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Risks from Lawn Care Pesticides


Federal Government | State Government | Towns | Stores | Individuals

Federal Government


  • Lawn-care pesticide products should be contained in packaging that will neither tear nor rip.
  • Lawn-care pesticide packaging should prevent pesticide vapors from escaping so that odors cannot be detected.
  • All consumer lawn-care pesticide packaging should be required to be childproof, as are some other pesticide products under current law.


  • Pesticide labels should be required to warn consumers of long-term (chronic) health risks, such as carcinogenicity, reproductive effects, and neurotoxicity. Currently, only acute health risks must be labeled.
  • All warnings and instructions for safe use, storage, disposal and emergency advice should be printed in type not less than 18 points in size.
  • Fifty percent of the front of the consumer lawn-care packaging should be required to contain:
    1. pesticide or pesticides contained in the product;
    2. what the pesticide or pesticides are designed to target;
    3. precautions to prevent exposures;
    4. protective clothing to be worn when using the product or cleaning up spills;
    5. emergency procedures for accidental exposures;
    6. storage instructions; and
    7. disposal instructions.
  • Labels should warn pregnant women and women expecting to become pregnant of the special hazards pesticides pose to unborn children.
  • Pesticide product labels should identify all product ingredients, including “inert” ingredients. Labels should also include a summary of the acute and chronic toxicity of inert ingredients.
  • Labels should include clear disposal instructions and should discourage indoor storage of partially used and open containers.

Advertising Requirements and Additional Testing Needs for Pesticides

  • Lawn-care pesticide manufacturing companies should be required to state the long-term health risks to consumers whenever they advertise their products.
  • Lawn-care pesticides that are not licensed for use on food crops should be required by EPA to be tested to determine their potential chronic effects, including carcinogenicity, reproductive toxicity, developmental neurotoxicity and hormonal and immune system effects.

State Government

  • Lawn-care pesticides should not be sold indoors or near food. Stores should be required to store pesticides outdoors in a covered storage facility with nonpermeable floors without floor drains.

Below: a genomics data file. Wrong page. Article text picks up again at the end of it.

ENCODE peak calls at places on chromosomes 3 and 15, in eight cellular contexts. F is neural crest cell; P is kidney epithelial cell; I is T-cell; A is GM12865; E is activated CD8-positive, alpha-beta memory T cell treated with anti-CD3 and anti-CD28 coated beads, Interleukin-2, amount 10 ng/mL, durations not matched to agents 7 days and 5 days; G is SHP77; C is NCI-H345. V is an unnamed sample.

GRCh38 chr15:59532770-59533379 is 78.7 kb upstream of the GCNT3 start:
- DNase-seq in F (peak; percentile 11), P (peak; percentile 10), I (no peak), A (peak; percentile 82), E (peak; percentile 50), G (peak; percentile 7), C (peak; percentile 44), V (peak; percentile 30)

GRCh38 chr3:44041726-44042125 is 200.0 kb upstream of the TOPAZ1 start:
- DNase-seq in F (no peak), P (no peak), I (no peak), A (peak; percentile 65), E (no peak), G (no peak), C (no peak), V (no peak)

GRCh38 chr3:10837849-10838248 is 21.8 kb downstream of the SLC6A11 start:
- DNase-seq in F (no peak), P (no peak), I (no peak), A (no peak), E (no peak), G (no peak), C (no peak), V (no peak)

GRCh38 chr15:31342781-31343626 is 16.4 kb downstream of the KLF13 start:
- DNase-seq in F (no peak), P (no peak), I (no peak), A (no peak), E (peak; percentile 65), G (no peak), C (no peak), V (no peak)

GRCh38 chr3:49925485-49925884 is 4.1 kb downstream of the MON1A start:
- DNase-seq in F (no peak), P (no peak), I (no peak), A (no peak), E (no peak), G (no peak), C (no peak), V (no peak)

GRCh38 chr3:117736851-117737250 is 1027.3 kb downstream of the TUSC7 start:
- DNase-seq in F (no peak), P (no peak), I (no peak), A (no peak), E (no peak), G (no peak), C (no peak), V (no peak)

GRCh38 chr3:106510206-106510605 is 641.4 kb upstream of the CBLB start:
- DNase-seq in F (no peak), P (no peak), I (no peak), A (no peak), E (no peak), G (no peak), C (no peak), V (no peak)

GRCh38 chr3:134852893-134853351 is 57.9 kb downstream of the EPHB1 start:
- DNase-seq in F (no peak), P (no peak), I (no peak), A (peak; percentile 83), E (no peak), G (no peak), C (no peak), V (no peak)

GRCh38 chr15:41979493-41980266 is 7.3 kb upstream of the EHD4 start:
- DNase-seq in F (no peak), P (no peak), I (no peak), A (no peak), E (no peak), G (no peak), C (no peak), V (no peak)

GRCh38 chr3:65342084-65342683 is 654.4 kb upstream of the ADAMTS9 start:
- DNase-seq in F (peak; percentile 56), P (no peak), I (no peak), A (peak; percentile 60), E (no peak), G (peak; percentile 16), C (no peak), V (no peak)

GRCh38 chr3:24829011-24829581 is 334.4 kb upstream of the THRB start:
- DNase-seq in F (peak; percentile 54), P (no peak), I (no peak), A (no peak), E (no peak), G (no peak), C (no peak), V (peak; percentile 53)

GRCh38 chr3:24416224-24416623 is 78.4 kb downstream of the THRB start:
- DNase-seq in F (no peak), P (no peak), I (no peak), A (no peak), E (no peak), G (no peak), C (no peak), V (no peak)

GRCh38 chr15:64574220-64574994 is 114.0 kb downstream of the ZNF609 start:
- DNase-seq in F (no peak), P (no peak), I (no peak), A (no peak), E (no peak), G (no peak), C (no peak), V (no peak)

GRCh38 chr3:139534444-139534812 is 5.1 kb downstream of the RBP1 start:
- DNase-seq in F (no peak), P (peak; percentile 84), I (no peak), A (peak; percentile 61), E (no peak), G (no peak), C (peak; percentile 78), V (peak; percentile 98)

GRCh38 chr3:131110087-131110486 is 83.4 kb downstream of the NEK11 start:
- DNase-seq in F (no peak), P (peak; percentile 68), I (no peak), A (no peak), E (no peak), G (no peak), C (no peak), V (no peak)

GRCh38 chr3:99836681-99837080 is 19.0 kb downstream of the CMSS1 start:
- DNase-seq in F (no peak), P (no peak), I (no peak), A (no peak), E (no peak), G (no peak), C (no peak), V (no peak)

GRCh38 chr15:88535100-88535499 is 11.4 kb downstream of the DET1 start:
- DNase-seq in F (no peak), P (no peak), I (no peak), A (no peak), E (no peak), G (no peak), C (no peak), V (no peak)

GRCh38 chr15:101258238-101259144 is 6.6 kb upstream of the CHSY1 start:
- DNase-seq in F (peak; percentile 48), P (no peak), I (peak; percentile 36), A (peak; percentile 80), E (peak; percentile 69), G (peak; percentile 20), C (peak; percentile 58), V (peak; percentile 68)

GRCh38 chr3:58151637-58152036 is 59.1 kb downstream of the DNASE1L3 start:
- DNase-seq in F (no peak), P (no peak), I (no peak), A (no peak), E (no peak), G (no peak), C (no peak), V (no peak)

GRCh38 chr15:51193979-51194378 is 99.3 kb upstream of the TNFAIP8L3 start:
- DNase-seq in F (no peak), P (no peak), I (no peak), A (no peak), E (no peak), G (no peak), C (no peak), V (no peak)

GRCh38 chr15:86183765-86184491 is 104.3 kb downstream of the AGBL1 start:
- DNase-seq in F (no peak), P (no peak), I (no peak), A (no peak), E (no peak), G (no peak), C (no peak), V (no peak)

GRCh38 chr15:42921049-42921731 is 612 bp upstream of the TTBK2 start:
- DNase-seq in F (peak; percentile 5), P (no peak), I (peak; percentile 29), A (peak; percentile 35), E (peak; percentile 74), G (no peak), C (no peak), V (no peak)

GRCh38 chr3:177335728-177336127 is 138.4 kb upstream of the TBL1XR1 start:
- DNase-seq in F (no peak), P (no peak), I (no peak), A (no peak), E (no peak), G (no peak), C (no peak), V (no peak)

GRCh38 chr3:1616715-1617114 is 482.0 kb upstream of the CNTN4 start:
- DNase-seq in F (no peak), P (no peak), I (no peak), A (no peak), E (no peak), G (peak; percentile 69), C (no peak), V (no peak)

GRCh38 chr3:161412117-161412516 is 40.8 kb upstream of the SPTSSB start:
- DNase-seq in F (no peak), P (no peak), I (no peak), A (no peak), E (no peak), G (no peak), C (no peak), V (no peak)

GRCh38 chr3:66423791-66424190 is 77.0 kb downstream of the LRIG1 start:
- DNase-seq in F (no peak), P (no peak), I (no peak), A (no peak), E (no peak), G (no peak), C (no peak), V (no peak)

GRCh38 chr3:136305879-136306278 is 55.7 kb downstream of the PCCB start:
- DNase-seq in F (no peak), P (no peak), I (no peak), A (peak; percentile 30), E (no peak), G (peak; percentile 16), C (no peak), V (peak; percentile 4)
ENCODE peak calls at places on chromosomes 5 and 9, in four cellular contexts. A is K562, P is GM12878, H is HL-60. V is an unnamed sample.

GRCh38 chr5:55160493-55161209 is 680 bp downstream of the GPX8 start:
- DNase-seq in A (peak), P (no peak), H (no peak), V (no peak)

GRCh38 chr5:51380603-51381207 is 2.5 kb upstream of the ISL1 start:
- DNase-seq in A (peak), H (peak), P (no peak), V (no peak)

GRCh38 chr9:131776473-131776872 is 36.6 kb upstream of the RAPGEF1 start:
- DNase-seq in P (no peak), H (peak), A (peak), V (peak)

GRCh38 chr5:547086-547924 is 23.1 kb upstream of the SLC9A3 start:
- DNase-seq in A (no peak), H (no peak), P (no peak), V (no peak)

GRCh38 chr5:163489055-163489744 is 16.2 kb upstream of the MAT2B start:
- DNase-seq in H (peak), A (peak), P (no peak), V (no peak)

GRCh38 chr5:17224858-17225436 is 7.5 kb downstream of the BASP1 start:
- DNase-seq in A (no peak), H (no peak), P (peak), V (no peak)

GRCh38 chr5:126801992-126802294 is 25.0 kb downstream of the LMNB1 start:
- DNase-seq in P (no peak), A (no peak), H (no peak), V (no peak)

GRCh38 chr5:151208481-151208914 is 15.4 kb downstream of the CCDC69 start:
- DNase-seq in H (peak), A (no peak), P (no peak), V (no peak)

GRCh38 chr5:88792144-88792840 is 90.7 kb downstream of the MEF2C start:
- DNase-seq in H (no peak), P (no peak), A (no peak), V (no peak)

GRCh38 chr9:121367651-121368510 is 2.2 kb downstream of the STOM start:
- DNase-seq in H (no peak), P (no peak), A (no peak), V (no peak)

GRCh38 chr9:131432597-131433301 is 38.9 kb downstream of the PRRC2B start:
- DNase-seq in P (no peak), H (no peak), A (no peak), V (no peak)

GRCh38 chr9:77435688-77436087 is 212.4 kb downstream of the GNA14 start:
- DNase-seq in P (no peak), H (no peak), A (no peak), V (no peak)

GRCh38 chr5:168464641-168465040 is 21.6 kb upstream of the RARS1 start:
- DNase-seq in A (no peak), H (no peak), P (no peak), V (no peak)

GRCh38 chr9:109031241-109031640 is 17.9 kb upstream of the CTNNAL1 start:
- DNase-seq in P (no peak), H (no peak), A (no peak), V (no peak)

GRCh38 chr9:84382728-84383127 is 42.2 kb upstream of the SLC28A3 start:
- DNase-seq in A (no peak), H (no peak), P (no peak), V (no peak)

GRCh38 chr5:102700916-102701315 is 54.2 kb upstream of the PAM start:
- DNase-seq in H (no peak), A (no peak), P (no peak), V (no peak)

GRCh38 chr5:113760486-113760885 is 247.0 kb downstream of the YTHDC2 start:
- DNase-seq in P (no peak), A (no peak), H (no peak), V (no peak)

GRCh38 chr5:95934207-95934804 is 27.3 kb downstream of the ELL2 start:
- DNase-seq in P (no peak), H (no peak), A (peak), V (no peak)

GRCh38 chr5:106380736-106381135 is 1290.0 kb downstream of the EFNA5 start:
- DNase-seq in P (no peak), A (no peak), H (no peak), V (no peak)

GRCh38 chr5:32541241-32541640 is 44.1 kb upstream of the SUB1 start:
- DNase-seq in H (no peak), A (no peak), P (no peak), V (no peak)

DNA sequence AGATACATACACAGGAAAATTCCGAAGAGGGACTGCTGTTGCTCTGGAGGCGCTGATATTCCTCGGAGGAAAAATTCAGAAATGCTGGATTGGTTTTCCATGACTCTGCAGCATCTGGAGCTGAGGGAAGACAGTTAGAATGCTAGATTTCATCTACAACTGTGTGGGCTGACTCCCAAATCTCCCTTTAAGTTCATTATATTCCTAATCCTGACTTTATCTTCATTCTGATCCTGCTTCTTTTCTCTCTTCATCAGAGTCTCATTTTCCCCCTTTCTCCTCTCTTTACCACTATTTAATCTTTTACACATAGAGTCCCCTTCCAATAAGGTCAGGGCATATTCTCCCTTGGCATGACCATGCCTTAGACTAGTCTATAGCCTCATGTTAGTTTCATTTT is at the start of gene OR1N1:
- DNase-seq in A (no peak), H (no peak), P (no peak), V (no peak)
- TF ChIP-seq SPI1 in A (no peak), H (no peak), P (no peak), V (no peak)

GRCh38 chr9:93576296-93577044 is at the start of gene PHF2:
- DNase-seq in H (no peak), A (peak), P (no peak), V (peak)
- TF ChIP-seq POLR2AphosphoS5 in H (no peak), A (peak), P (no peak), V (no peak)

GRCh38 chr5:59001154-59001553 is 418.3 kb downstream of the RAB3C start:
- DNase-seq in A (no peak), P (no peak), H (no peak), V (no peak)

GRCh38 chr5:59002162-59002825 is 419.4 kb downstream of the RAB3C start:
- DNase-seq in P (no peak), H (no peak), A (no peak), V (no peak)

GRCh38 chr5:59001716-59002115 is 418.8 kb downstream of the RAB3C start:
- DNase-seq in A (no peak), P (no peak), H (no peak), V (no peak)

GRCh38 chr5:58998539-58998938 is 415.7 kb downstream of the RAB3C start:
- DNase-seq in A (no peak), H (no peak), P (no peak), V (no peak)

• State law should be amended so that local governments may regulate lawncare pesticides more strictly than the state does. Local governments should have the legal authority to create lawn-care pesticide regulations tailored to their ecological and land use conditions. Given Connecticut’s heavy reliance on shallow drinking water supplies, communities should be concerned about intensive homeowner use of lawn-care pesticides.
  • Establish a tax on lawn-care pesticide products. Currently the costs of monitoring, regulating, and cleaning up pesticide contamination are passed on to private individuals or local authorities. California taxes provide roughly half of the total amount spent on pesticide-related environmental protection in California (about $50 million annually).
  • Disposal of pesticides should be regulated as hazardous waste. Lawn-care pesticides are often discarded along with household waste. All pesticide products should be disposed of in a manner that prevents the release of pesticides to the environment, protects groundwater, and minimizes human exposures.
  • Collect lawn-care pesticide sales data and make the data publicly available. Currently, no federal or state programs track the use of pesticides, other than restricted-use pesticides. Information on non-agricultural pesticide use, including applications to public and private lands, is not available. Connecticut should develop a database to track the amount of pesticides used on public and private property, including pesticide applications to parks, golf courses, cemeteries, rangeland, pastures, and along roadside and railroad rights-of-way, as well as the amount of pesticides purchased by homeowners. This information should be made available to the public. Several other states collect and release pesticide use data.311 312 313